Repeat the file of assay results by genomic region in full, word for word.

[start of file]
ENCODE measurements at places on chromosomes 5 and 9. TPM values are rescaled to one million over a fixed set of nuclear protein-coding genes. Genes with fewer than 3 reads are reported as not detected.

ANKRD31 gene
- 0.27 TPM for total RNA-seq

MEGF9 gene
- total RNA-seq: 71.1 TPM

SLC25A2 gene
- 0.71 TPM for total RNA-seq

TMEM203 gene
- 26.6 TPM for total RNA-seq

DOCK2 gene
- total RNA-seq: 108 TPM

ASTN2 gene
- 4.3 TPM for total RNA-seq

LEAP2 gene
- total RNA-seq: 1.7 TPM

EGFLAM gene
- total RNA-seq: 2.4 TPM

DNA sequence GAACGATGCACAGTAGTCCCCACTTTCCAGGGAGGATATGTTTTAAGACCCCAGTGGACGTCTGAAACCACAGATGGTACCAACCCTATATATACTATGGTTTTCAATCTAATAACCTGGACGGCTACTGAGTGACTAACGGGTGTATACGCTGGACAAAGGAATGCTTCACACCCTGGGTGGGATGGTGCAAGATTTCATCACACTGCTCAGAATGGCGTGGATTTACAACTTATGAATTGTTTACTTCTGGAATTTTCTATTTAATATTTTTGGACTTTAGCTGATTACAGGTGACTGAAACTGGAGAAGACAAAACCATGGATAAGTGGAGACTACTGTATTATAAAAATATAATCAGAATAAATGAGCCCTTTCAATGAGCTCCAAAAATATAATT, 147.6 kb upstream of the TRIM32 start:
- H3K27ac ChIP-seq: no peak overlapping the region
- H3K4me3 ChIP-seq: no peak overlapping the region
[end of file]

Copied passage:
ENCODE measurements at places on chromosomes 5 and 9. TPM values are rescaled to one million over a fixed set of nuclear protein-coding genes. Genes with fewer than 3 reads are reported as not detected.

ANKRD31 gene
- 0.27 TPM for total RNA-seq

MEGF9 gene
- total RNA-seq: 71.1 TPM

SLC25A2 gene
- 0.71 TPM for total RNA-seq

TMEM203 gene
- 26.6 TPM for total RNA-seq

DOCK2 gene
- total RNA-seq: 108 TPM

ASTN2 gene
- 4.3 TPM for total RNA-seq

LEAP2 gene
- total RNA-seq: 1.7 TPM

EGFLAM gene
- total RNA-seq: 2.4 TPM

DNA sequence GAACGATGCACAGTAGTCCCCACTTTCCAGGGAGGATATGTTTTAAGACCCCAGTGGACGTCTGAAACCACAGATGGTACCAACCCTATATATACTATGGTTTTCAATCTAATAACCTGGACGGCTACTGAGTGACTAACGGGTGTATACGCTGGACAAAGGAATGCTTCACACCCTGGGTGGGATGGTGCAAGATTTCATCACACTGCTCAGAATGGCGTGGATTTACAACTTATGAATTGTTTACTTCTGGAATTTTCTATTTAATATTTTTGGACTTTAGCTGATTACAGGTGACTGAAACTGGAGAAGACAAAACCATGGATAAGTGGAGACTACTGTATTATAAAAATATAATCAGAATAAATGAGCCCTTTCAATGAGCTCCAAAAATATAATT, 147.6 kb upstream of the TRIM32 start:
- H3K27ac ChIP-seq: no peak overlapping the region
- H3K4me3 ChIP-seq: no peak overlapping the region